|What's Really Ruining Your Diet|
|By ELIZABETH NARINSWomen's Health||Oct 25, 2013, 4:42 PM|
So you're eating well, working out, and that number on the scale still won't budge. Even worse: Between tailgating season, Halloween, and the holidays, losing weight is about to get even harder.
There is good news, though. You can take control. Just eliminate these surprisingly destructive habits and the sneaky foods that are responsible for destroying your diet.
A new study suggests that people who use tongs to serve themselves food actually eat about 30 percent less of it. Get more tricks to slim down your serving sizes here.
Most people overlook liquid calories entirely, says Felicia Stoler, registered dietician and author of Living Skinny in Fat Genes. So don't expect to notice when a seemingly single-sized juice can or bottle actually contains two or three servings—and two to three times more calories.
Your best bet: Replace juice with water, and eat your calories instead of drinking them, she says. For some H2O inspiration, check out 10 ways to drink more water.
Most fruit-flavored yogurts—and plenty of other healthy-sounding foods—are sweetened with fructose. But unlike other sweeteners, this one doesn't tell your brain you're full, according to a new study. The result: You end up eating way more calories than your body actually needs.
Turns out, you're more likely to binge eat the day after your sports team bombs a big game, according to a 2013 French study.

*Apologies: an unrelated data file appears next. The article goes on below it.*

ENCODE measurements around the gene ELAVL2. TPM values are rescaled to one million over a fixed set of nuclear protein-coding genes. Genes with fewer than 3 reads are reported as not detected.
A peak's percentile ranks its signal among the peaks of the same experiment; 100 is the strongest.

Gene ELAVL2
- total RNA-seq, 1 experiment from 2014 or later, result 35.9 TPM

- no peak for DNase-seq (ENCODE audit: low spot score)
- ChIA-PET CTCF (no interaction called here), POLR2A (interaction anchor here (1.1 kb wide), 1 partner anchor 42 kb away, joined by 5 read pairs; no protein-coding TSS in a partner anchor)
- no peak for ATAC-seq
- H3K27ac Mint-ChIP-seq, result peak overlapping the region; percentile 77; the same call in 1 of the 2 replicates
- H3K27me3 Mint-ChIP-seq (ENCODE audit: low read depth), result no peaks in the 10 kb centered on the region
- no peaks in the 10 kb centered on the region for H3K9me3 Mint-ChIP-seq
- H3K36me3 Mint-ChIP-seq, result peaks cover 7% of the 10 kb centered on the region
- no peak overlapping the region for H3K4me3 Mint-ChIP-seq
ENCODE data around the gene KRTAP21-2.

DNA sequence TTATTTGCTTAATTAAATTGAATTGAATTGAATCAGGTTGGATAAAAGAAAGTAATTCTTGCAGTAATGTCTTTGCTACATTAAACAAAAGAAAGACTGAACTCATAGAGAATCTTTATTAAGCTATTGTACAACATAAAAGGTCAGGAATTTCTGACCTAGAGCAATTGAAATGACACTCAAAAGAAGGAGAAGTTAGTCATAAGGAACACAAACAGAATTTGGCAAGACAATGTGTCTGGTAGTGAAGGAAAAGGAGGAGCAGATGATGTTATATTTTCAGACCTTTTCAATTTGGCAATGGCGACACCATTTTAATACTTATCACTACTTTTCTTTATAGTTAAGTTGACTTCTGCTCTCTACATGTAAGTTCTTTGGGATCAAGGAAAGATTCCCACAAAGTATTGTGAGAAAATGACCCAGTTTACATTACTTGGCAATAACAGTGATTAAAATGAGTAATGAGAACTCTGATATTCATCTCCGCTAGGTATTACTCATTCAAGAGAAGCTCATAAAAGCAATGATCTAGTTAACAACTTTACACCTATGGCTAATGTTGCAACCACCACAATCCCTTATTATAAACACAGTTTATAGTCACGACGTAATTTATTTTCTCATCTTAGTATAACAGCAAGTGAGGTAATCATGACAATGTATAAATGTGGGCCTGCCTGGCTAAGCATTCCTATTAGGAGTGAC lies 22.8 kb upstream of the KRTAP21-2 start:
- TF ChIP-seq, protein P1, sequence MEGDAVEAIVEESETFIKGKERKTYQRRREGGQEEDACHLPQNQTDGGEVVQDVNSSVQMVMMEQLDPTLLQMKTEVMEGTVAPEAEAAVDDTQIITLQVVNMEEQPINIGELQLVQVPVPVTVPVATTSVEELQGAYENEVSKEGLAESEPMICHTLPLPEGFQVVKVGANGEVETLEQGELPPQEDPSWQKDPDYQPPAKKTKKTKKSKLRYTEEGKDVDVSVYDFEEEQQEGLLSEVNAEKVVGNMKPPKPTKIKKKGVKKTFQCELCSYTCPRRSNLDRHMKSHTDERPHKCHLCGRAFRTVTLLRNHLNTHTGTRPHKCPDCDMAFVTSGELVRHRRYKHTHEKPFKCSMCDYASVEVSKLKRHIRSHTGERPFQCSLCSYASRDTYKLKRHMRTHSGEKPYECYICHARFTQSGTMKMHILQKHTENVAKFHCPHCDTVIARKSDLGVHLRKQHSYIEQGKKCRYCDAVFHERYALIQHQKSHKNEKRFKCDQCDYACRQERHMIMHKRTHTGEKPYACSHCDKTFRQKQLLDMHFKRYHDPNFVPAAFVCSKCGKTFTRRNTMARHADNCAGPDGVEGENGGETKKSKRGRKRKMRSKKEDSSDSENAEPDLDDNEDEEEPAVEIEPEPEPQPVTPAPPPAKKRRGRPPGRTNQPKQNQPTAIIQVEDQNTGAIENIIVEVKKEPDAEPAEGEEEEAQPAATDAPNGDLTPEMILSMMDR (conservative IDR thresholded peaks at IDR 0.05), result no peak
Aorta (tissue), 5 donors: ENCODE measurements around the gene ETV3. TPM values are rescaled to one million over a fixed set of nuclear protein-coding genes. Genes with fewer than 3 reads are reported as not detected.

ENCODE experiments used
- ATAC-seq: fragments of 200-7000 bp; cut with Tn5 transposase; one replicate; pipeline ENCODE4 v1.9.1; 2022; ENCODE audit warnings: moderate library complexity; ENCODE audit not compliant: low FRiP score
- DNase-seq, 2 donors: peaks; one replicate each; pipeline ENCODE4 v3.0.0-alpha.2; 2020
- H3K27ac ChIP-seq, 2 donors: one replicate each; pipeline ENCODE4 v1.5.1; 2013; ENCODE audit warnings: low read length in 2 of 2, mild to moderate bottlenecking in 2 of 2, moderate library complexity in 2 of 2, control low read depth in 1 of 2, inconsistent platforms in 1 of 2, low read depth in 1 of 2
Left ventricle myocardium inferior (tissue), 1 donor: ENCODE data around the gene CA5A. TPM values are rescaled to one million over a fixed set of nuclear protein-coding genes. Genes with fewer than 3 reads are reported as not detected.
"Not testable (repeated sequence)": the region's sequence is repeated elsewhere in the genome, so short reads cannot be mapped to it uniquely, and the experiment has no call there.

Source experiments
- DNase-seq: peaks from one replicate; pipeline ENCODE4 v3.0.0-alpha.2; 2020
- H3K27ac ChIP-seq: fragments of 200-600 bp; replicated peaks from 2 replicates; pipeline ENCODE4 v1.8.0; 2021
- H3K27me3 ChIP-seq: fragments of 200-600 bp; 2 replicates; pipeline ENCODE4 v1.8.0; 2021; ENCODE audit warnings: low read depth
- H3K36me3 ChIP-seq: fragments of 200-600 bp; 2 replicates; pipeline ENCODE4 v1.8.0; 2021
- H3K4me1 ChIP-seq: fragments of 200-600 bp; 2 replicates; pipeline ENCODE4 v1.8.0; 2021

People don't realize just how many calories they drink, says Stoler. What's more, the alcohol in your cocktail can reduce your inhibitions, so you hit the happy hour menu (hello, nachos!) even harder.
To imbibe without overdoing it, stick to one of these delicious cocktails under 200 calories. And switch to water after drinking one or two of them.
While the standard serving size for cereal is about two-thirds of a cup, breakfast bowls can hold much, much more. So when you fill yours to the brim with cereal, and top it off with milk, you could be eating twice as many calories as you think—or more.
When you indulge in sweet or fatty foods like ice cream regularly, you end up craving larger portions to feel satisfied, says Stoler. Need a sweet treat every day? A new study published in the journal Food Quality and Preference found that a few bites really will satisfy you just as much as a larger serving.
Drinking calorie-free sweeteners is like dumping water in your gas tank instead of gasoline, says Stoler. (For non-mechanics: It fills you up, but doesn't keep your motor running.) When hunger strikes, drink water instead, and fill up on wholesome foods to drive off hunger pangs later.
When you cut out whole food groups (like carbs or fat, for instance) you set yourself up to binge eat them the next time you let yourself splurge. So instead of crossing them off your grocery list, entirely, learn how to manage your strongest cravings with these tips.
Think you're in the clear because you downsized your large order of fries? Turns out, people actually consume more calories when they order regular-sized menu items than when they order portions advertised as "double-sized", according to a new study.
People who hit the sack on the late side tend to eat more high-fat and high-calories foods than those who tuck in earlier, according to a recent study. No wonder they also gain more weight.